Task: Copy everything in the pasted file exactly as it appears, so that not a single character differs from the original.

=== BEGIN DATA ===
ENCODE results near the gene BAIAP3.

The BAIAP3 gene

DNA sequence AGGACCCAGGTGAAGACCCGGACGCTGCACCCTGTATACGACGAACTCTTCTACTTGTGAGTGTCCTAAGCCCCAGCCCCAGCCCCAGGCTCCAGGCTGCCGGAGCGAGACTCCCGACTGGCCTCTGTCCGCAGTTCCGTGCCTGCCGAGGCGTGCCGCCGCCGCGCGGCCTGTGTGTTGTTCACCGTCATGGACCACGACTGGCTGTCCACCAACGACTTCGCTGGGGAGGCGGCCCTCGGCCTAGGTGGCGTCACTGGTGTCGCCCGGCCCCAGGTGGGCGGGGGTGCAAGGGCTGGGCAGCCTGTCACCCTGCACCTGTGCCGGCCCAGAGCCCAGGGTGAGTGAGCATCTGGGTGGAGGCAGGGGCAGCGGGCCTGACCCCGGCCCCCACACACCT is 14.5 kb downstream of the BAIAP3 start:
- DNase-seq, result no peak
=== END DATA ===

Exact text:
ENCODE results near the gene BAIAP3.

The BAIAP3 gene

DNA sequence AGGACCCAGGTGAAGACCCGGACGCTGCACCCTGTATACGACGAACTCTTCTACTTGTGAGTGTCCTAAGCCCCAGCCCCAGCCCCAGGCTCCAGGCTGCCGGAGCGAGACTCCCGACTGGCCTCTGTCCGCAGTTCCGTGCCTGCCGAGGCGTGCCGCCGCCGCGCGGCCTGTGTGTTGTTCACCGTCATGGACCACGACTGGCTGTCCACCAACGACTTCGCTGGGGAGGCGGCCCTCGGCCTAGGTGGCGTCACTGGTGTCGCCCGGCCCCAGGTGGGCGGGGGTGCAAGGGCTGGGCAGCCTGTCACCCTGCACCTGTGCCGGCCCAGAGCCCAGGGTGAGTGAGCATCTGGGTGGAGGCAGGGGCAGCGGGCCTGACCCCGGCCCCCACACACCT is 14.5 kb downstream of the BAIAP3 start:
- DNase-seq, result no peak